Different interpretations of the same ruling
Laverde insists that the protection is not for him and the others who filed the tutela, but for the organizational initiatives. He said, “the ruling orders the National Government to implement collective protection measures that are decided upon with the social organizations.4” Just a few days after the ruling, Laverde, with accompaniment from the Foundation Committee of Solidarity with Political Prisoners (FCSPP) and the Colombia-Europe-United States Coordination (CCEEU) met with the Governor’s Office of Casanare –one of the departments where COS-PACC focuses its work– to define a plan to implement the ruling. What troubles him is that the Casanare Governor’s Office is interpreting the court order as protection just for COS-PACC, instead of collective protection for the communities in general. “What good is it if they protect me, but don’t protect the organizational initiatives?” Laverde believes it is important to strengthen the indigenous, maroon, and peasant guard initiatives. “These are alternative options, that aren’t armed, but are based on grassroots power, from a community and peaceful perspective, with political territorial control,” states the human rights defender5. Thanks to Laverde’s advocacy efforts and those of organizations in Casanare, it is possible that a new dialogue space will be created, a Territorial Guarantees Roundtable, as a historic participation space for defenders.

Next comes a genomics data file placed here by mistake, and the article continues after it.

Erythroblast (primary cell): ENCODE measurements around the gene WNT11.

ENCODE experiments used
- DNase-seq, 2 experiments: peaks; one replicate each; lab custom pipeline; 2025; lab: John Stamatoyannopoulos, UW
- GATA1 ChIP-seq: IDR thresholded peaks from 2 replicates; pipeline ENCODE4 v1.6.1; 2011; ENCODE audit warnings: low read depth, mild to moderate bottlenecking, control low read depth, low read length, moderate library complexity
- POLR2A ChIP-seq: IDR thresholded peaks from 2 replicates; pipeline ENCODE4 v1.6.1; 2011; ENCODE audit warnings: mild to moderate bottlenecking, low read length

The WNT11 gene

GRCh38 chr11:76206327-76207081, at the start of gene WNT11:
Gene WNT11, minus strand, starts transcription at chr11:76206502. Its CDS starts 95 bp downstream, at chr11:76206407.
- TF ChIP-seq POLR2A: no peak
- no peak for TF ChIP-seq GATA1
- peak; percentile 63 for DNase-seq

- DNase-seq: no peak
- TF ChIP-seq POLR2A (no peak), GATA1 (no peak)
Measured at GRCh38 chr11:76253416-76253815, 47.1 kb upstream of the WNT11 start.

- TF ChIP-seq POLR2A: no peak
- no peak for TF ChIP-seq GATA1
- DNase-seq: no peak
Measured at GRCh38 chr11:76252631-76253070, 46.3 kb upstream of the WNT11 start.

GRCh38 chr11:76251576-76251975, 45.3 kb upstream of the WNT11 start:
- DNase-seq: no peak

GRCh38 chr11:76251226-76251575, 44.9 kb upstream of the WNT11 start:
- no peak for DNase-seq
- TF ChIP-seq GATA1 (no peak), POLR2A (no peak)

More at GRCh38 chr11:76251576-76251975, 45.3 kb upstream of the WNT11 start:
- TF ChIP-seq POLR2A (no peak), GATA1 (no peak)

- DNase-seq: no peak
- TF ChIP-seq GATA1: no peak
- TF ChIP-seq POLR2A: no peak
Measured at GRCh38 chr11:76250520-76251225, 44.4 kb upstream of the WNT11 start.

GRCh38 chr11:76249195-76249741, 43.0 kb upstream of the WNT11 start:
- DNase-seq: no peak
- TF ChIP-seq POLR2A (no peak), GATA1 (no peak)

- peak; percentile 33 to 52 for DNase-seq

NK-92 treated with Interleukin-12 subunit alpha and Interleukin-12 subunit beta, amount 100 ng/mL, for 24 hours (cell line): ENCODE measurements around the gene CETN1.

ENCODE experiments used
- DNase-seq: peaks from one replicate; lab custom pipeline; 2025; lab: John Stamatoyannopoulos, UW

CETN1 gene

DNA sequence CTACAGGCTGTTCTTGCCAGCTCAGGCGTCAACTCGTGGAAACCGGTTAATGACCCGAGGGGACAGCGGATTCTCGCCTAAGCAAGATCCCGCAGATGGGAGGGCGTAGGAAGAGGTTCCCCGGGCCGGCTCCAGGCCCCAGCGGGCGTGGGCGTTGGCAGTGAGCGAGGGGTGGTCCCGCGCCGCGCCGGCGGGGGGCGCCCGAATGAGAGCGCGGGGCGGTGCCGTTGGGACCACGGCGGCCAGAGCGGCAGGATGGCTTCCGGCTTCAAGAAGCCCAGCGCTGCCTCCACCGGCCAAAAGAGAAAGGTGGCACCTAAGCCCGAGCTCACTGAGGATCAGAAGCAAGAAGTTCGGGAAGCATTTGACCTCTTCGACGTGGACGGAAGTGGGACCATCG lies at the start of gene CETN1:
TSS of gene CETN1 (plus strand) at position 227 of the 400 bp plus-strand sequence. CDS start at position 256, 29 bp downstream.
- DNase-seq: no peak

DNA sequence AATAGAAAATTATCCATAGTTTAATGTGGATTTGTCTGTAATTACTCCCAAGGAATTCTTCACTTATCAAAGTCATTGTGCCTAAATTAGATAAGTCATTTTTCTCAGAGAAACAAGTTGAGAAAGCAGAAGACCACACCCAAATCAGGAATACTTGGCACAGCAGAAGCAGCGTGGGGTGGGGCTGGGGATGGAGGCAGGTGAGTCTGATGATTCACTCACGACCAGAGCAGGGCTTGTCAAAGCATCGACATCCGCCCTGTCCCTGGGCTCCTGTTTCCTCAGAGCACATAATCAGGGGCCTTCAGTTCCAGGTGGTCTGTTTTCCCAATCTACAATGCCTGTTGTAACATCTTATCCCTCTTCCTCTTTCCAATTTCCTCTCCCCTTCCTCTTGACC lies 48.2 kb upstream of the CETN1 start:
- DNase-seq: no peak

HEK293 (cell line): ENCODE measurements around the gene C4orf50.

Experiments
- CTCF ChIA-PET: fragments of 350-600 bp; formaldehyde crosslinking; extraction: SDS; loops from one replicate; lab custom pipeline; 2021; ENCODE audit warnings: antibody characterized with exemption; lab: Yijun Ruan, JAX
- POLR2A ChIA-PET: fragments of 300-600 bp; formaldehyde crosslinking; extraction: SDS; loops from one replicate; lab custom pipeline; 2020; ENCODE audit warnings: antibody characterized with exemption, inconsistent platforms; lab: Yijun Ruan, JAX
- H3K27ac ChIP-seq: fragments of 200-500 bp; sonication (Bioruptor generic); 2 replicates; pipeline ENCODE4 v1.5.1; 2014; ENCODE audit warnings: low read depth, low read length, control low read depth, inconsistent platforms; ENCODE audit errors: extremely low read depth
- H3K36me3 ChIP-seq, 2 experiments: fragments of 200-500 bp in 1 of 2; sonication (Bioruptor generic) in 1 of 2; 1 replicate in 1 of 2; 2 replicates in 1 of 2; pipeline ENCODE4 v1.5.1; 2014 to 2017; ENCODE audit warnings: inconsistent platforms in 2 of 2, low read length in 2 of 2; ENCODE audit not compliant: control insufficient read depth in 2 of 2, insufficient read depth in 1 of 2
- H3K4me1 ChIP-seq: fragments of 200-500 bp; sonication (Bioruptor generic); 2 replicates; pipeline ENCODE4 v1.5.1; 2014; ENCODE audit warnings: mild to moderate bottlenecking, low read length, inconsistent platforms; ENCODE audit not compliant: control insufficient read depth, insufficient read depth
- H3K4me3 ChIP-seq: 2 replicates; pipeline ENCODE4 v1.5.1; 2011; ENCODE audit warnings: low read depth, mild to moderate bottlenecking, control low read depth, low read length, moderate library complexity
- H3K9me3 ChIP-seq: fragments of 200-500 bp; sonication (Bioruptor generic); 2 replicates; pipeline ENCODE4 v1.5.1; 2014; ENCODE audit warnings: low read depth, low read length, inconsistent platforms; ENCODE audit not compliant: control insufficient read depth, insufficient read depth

Laverde trusts that “the National Government is committed to fulfilling the ruling, at least for its image,” but he is also concerned by its interpretation. “For us, a telephone call from the Minister of the Interior is not an indicator of success.” For Laverde, the National Protection Unit (UNP, in Spanish) shouldn’t focus its efforts on providing protection with guns and bulletproof vests for at risk leaders and defenders, instead it should guarantee prevention measures, and recognize and support social processes.
“For us, a telephone call from the Minister of the Interior is not an indicator of success.”
He insists that the ruling is applicable to the entire Colombian social movement, but for this to be made clear, an education campaign is needed to explain the tutela, the ruling, and its scope. This way, persecuted organizations can demand guarantees for their protection.
At a time with shocking numbers on the murder of human rights defenders –107 during 2019, according to the UN registry6– Laverde celebrates this judicial victory that creates new opportunities for the social movement. Many of the people that Laverde has known during his life have been killed and he is infuriated by a normalizing of attacks against leaders on social media. “It’s messed up that there is an attempt to naturalize death and uprooting.” There are so many people who resist in their territory and they are killed because they reject forced displacement and being uprooted from their lands. These are the people who Laverde will always continue to accompanying. ” 2019, according to the UN registry– Laverde celebrates this judicial victory that creates new opportunities for the social movement. Many of the people that Laverde has known during his life have been killed and he is infuriated by a normalizing of attacks against leaders on social media. “It’s messed up that there is an attempt to naturalize death and uprooting.” There are so many people who resist in their territory and they are killed because they reject forced displacement and being uprooted from their lands. These are the people Laverde will keep accompanying.